Applauding Alumni: Rebecca Sorensen, BAC '85

Applauding Alumni: Rebecca Sorensen, BAC '85

Rebecca Sorensen, BAC ’85, Walsh alumna, is an institutional consultant, senior vice president of Investments, and wealth advisor with UBS Financial Services’ Birmingham, Mich. office. With more than 25 years investment industry experience, she is a CPA, Certified Financial Planner, and Certified Investment Management Analyst. Additionally, she has completed the Wharton School’s IMCA program on Alternative Investments. A specialist in financial and retirement planning, Rebecca assists clients with asset allocation, investment selection, and performance monitoring.  Clients include individuals, foundations, endowments, and corporate and municipal retirement plans.  Rebecca has lectured frequently on the subject of asset allocation and retirement planning. She has given presentations to the Michigan Association of CPAs and employees of Ford and Chrysler, as well as many other companies in Michigan, and to members of various business groups.

Rebecca received the 2009 UBS Exceptional Client Experience Award which recognizes a financial advisor's commitment to excellence within the firm.  Rebecca holds the designation of Wealth Advisor within UBS Financial Services.  This designation requires highly specialized knowledge in the areas of asset allocation and security selection.  Rebecca is also a member of the UBS Defined Contribution (DC) Advisory program, eligible to advisors who demonstrate extensive experience and knowledge related to Defined Contribution Retirement Plans. UBS advisors within this program are subject to the Investment Advisers Act of 1940 (The Act) including the fiduciary standards of conduct set forth in the Act.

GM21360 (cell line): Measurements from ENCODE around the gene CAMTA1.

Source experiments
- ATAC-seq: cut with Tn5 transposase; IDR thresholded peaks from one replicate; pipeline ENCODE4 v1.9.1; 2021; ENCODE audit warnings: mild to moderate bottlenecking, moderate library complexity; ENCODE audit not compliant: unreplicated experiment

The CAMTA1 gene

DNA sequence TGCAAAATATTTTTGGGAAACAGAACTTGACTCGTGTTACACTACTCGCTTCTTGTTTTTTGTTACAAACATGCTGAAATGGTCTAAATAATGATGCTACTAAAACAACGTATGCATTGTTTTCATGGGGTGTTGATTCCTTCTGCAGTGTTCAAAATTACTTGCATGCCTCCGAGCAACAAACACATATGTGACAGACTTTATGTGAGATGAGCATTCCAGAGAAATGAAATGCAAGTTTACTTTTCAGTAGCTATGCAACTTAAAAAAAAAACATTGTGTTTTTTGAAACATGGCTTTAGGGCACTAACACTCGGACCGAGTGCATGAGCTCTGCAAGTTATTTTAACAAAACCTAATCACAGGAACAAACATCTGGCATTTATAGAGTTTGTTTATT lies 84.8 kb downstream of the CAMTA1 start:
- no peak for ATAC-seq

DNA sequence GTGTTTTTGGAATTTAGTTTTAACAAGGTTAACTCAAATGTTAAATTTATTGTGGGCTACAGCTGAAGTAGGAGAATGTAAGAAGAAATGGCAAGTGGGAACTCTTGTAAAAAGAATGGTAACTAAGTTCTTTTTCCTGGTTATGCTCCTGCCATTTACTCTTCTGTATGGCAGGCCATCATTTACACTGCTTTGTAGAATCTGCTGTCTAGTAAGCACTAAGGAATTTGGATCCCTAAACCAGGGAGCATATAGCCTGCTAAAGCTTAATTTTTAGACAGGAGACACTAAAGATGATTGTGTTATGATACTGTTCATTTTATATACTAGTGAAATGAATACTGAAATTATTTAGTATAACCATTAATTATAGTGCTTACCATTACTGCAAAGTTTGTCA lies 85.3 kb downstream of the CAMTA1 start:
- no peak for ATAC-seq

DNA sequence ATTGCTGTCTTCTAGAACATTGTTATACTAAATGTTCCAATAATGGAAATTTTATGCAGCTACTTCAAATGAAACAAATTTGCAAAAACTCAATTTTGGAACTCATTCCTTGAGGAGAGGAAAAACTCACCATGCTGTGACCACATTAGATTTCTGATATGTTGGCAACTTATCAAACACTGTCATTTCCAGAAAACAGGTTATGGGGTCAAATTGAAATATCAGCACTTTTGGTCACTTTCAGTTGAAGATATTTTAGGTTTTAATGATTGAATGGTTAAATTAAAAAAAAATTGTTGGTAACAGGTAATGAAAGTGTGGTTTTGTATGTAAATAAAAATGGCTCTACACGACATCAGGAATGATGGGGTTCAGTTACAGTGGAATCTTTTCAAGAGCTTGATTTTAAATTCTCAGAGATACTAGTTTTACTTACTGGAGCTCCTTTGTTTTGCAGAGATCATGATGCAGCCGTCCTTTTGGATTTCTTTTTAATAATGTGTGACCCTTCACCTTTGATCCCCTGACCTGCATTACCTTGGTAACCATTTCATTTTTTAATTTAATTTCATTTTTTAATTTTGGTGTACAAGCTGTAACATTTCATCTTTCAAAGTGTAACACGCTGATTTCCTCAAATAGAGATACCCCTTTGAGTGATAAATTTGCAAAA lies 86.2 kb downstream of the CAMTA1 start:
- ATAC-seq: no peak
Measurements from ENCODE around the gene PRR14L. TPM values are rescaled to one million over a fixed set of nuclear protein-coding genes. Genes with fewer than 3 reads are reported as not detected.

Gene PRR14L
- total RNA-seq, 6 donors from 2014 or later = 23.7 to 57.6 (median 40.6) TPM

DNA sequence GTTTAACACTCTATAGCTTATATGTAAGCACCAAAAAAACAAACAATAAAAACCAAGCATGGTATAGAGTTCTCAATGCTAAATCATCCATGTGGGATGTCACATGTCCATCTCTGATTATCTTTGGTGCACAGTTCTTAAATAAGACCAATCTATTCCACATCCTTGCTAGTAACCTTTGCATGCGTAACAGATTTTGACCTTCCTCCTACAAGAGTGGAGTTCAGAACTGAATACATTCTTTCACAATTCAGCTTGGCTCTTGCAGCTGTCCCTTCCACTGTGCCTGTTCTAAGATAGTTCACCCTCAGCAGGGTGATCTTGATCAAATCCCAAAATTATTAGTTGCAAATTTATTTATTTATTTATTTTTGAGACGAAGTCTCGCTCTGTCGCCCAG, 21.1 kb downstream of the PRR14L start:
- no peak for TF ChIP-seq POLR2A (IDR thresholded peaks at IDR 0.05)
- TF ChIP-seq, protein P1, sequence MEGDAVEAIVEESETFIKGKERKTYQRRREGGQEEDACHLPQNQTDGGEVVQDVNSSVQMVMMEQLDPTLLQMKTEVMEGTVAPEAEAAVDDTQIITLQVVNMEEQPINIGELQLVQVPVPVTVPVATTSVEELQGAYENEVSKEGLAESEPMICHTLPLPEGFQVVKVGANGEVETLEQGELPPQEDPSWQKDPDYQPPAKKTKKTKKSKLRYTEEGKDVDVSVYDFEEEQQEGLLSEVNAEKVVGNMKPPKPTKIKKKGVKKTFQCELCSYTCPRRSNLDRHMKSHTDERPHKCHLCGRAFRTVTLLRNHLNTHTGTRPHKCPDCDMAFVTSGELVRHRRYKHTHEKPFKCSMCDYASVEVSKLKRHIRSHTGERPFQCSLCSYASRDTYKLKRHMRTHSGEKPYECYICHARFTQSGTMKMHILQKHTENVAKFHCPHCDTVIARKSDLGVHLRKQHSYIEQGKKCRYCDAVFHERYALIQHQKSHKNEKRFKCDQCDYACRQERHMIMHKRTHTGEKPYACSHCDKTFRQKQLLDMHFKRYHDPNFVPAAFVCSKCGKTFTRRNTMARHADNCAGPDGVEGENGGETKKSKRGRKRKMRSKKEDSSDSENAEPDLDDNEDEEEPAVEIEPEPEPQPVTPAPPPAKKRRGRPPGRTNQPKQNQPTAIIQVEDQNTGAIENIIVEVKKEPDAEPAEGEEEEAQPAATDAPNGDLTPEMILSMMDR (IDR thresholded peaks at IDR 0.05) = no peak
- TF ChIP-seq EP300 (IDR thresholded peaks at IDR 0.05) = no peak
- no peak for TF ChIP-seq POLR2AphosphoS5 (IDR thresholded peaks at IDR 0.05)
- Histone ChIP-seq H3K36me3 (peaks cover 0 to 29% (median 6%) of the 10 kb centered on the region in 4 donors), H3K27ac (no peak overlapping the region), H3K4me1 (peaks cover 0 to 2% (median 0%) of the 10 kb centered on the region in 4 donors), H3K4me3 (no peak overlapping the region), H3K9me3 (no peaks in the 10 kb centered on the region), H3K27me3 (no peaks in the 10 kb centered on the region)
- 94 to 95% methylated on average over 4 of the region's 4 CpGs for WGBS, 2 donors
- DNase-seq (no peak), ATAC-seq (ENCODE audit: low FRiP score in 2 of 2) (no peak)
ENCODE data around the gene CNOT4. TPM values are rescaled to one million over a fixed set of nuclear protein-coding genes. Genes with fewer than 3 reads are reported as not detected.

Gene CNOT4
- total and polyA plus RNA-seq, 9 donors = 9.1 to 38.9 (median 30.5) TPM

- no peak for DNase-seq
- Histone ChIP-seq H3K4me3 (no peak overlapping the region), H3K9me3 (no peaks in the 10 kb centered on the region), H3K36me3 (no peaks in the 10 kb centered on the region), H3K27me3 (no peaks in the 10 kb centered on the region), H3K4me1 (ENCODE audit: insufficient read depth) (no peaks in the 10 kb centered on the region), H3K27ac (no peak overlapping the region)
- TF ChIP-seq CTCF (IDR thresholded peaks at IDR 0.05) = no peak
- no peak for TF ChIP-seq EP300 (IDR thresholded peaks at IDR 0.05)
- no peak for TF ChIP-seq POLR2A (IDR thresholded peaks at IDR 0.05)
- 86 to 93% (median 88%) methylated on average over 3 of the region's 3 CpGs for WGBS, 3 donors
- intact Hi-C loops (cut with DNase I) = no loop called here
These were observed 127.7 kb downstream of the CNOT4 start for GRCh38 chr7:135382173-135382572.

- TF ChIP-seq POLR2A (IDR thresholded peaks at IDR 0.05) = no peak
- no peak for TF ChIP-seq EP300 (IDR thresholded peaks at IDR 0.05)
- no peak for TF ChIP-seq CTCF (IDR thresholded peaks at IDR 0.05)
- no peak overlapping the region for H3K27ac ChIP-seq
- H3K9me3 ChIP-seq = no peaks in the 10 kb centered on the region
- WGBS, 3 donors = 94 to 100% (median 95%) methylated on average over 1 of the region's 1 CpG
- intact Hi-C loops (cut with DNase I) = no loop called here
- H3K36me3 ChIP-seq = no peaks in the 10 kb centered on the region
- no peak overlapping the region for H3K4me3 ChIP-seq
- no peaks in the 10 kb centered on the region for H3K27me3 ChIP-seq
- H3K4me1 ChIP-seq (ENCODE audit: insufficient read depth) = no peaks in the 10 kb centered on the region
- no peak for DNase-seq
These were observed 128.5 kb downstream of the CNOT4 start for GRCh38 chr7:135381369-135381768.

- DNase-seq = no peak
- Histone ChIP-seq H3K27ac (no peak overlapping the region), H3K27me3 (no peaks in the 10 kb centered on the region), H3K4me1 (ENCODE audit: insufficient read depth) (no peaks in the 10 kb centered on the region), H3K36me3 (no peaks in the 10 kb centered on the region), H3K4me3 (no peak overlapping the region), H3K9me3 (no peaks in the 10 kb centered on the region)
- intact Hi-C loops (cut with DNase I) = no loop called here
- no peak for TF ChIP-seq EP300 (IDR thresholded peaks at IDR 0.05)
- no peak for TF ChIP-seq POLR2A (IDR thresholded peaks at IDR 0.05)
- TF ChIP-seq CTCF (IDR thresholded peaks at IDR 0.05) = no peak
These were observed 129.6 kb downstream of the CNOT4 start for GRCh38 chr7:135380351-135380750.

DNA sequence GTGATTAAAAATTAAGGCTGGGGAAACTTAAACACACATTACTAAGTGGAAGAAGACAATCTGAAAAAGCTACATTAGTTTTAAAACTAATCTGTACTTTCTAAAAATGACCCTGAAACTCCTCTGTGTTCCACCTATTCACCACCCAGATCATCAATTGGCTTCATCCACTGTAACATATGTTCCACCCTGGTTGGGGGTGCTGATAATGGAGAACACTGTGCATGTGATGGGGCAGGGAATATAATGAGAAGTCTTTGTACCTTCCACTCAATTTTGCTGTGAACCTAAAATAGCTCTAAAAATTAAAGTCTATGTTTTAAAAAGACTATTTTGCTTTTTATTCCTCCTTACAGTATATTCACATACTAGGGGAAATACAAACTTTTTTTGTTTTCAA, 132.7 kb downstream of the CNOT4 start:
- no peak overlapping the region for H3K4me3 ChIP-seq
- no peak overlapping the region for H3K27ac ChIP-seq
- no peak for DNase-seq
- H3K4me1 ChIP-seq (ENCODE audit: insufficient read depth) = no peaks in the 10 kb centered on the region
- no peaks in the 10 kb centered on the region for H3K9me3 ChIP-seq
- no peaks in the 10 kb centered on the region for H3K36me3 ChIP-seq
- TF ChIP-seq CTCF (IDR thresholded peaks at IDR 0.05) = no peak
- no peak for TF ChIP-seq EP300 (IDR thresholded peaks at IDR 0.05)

Rebecca is a member of the Investment Management Consultants' Association, a member of the Financial Planning Association, and a member of the MICPA and the AICPAs. She is past chair and current board member of the Oakland County Economic Development Corporation, is a current board member of the Crohn's and Colitis Foundation of Michigan, serves on the Legal/Financial Network of the Community Foundation for Southeast Michigan, served on the Foundation Board of Walsh College, and is past chair and past board member of Lighthouse PATH of Oakland County.  Rebecca is also a member of the Distinguished Clown Corps supporting The Parade Company and served as the Grand Jester for America's Thanksgiving Parade in 2012.

In 2001, Leadership Oakland recognized Rebecca as one of its 2001 Distinguished Leadership Award recipients in the individual category.  She is also a recipient of the 2003 State of Michigan Governor’s Award for Volunteerism for her work with Lighthouse PATH. And most recently, Rebecca has received the national distinction of being named a member of the 2014 Financial Times Top 100 Women Financial Advisers.

Interview with Rebecca:

Where is the financial industry headed?

“I believe the financial Industry will continue to thrive and the need for financial services will only become greater. Most financial advisors are much more sophisticated and knowledgeable than in the past.  The term “stockbroker” is from a bygone era.  Successful advisors have strong financial planning backgrounds, are often CPAs or attorneys, and need to be extremely analytical.